Earth Sciences News
The world's most deadly volcanoes
The BBC has consulted with Professor Jon Davidson in creating the following article about some of the deadliest volcanic eruptions to have affected humans around the world:
(4 Mar 2015)
Marie Curie Funding Success
Congratulations to Dr. Amy Riches and Dr. Emily Stevenson, who have both won Marie Curie Individual Fellowships to work on projects with Durham Geochemists.
(4 Mar 2015) » Marie Curie Funding Success
NERC Funding Success
Congratulations to Dr. Helen Williams and Prof. Colin Macpherson have been awarded £142,000 for their contribution to the project “Tellurium and Selenium (TeaSe) Cycling and Supply” which has been funded as part of the NERC Research Programme: Security of Supply of (SoS) Minerals.
(4 Mar 2015)
New Kīlauea volcanic health hazard study
A new study to examine how people who live downwind of Kīlauea Volcano cope with volcanic gas emissions, or vog, is currently underway. Led by Dr. Claire Horwell, the study is being conducted in cooperation with the U.S. Geological Survey's Hawaiian Volcano Observatory. Read the press release here.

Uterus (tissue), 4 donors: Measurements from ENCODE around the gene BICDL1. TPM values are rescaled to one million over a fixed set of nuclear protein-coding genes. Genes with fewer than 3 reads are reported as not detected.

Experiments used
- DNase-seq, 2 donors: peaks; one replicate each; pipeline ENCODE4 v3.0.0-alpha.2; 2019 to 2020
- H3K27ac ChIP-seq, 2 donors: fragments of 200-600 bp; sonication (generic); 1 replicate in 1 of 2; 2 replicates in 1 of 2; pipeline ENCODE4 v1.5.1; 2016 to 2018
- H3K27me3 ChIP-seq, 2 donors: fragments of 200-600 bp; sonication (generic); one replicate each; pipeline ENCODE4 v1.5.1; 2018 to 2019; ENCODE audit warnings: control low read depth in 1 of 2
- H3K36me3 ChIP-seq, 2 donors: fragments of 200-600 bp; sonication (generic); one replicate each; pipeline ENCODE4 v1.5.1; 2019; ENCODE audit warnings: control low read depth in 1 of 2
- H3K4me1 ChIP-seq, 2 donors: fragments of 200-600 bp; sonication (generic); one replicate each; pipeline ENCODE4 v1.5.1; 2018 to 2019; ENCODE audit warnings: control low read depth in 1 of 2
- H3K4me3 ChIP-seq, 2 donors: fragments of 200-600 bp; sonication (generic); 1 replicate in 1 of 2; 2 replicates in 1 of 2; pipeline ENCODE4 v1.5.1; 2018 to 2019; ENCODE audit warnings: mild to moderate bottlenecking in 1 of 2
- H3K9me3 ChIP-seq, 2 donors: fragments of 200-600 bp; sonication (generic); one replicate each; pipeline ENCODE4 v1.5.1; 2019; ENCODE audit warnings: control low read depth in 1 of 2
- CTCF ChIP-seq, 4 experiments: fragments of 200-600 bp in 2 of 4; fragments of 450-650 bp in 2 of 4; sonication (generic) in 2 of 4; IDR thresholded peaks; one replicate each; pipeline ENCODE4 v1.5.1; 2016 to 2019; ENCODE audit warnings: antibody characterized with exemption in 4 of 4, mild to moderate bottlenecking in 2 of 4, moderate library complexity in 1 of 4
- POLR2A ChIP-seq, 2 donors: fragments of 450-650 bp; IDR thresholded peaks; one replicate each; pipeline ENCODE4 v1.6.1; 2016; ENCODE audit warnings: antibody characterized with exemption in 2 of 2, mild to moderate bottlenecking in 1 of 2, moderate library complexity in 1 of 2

(18 Feb 2015) » New Kīlauea volcanic health hazard study
Reduced rainfall in the northern tropics linked to industrial emissions, research suggests
Scientists have produced a rainfall record strongly suggesting that man-made industrial emissions have contributed to less rainfall in the northern tropics.
Tectonic Studies Group Student Success
Two Earth Sciences PhD students were awarded prizes for their contributions at this year's Tectonic Studies Group annual meeting in Edinburgh.
(20 Jan 2015) » Tectonic Studies Group Student Success
Newly Published book by Earth Sciences Senior Lecturer
Introducing Sedimentology by Durham University Earth Sciences Senior Lecturer Stuart Jones is a newly published book from Dunedin Academic Press and is the latest addition to their Geology and Earth Science book collection.
(20 Jan 2015) » Newly Published book by Earth Sciences Senior Lecturer
Prof Mike O’Hara
It is with great sadness that we learned this week that Professor Mike O’Hara passed away on 24 November 2014. Mike was an Honorary Professor in the Department of Earth Sciences at Durham and was a huge influence on many generations of petrologists and geochemists around the world. Professor Emeritus David Rickards (Cardiff University) kindly allowed us to post this obituary of Mike.
(28 Nov 2014)
Earth Science into Schools module helps inspire the scientists of tomorrow
A Durham Earth Sciences student explores the full breadth of the undergraduate course by helping children at Trimdon Primary school:
(13 May 2014)